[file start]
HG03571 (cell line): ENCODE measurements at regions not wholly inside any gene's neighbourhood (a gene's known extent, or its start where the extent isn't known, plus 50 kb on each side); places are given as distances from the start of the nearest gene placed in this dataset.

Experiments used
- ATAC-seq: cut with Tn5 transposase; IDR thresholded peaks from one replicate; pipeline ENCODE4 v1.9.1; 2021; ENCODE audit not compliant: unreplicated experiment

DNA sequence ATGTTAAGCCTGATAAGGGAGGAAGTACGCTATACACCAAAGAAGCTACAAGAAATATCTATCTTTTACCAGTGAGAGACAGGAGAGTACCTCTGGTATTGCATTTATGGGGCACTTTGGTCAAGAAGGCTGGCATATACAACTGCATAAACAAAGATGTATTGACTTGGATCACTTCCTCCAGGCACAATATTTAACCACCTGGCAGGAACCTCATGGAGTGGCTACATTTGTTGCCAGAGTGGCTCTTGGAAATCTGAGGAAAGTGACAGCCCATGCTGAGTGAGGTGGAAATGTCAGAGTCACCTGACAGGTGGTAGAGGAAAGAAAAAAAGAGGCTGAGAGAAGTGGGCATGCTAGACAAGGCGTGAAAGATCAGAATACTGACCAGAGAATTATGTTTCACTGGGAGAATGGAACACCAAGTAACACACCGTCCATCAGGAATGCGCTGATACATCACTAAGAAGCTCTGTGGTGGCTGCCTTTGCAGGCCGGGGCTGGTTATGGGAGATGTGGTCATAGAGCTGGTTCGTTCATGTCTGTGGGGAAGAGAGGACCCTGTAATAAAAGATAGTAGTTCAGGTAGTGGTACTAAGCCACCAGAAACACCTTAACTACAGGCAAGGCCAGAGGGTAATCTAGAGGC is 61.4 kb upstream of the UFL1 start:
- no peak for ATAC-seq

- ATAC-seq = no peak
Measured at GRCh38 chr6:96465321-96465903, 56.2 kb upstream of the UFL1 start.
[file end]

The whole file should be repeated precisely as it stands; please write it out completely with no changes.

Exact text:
HG03571 (cell line): ENCODE measurements at regions not wholly inside any gene's neighbourhood (a gene's known extent, or its start where the extent isn't known, plus 50 kb on each side); places are given as distances from the start of the nearest gene placed in this dataset.

Experiments used
- ATAC-seq: cut with Tn5 transposase; IDR thresholded peaks from one replicate; pipeline ENCODE4 v1.9.1; 2021; ENCODE audit not compliant: unreplicated experiment

DNA sequence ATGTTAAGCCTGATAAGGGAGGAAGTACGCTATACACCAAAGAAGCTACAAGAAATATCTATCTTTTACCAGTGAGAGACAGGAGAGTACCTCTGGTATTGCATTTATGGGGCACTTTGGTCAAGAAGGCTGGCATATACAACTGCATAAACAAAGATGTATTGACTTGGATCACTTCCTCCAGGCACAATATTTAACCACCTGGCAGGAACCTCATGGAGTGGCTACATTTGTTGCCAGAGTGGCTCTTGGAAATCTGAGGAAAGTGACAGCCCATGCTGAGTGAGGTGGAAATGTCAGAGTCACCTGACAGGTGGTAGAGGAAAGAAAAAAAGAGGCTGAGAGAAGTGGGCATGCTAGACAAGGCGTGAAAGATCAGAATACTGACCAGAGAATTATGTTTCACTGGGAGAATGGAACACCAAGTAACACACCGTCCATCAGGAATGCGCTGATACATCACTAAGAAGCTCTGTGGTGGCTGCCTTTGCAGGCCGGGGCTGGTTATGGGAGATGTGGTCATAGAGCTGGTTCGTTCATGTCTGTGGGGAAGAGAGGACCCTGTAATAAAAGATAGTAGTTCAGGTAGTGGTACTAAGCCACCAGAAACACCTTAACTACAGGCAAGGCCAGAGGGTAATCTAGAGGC is 61.4 kb upstream of the UFL1 start:
- no peak for ATAC-seq

- ATAC-seq = no peak
Measured at GRCh38 chr6:96465321-96465903, 56.2 kb upstream of the UFL1 start.